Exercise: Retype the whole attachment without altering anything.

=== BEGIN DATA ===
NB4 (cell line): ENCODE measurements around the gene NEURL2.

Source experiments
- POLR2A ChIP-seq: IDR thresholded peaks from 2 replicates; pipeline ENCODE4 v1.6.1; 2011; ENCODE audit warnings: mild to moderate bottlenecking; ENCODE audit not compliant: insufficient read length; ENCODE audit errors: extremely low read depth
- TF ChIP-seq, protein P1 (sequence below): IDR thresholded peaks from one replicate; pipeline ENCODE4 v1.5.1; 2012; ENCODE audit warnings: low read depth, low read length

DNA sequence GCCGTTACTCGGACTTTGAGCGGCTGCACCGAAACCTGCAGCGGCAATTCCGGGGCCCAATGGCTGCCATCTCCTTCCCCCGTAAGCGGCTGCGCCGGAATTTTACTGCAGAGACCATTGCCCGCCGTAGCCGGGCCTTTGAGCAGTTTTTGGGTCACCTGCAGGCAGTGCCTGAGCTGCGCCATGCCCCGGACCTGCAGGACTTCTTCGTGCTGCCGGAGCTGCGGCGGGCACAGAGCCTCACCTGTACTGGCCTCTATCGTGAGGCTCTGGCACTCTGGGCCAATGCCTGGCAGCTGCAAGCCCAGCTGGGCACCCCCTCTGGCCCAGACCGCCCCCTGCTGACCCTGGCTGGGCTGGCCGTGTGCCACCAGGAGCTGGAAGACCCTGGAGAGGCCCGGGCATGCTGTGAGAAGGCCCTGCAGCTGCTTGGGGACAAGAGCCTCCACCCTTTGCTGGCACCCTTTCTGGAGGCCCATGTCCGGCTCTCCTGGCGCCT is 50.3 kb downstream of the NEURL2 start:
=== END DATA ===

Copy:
NB4 (cell line): ENCODE measurements around the gene NEURL2.

Source experiments
- POLR2A ChIP-seq: IDR thresholded peaks from 2 replicates; pipeline ENCODE4 v1.6.1; 2011; ENCODE audit warnings: mild to moderate bottlenecking; ENCODE audit not compliant: insufficient read length; ENCODE audit errors: extremely low read depth
- TF ChIP-seq, protein P1 (sequence below): IDR thresholded peaks from one replicate; pipeline ENCODE4 v1.5.1; 2012; ENCODE audit warnings: low read depth, low read length

DNA sequence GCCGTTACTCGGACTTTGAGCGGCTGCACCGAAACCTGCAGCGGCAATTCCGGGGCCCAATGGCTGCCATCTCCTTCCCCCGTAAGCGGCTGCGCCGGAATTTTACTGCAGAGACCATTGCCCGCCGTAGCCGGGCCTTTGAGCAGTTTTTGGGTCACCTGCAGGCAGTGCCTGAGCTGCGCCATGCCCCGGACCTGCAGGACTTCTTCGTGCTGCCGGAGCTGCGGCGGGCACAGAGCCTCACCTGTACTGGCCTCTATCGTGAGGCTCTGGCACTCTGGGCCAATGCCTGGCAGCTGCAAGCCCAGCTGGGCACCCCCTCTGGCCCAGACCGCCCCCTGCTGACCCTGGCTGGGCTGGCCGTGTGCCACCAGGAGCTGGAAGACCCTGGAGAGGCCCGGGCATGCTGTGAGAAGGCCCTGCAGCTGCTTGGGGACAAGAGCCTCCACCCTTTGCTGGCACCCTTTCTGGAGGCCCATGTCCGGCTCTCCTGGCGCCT is 50.3 kb downstream of the NEURL2 start: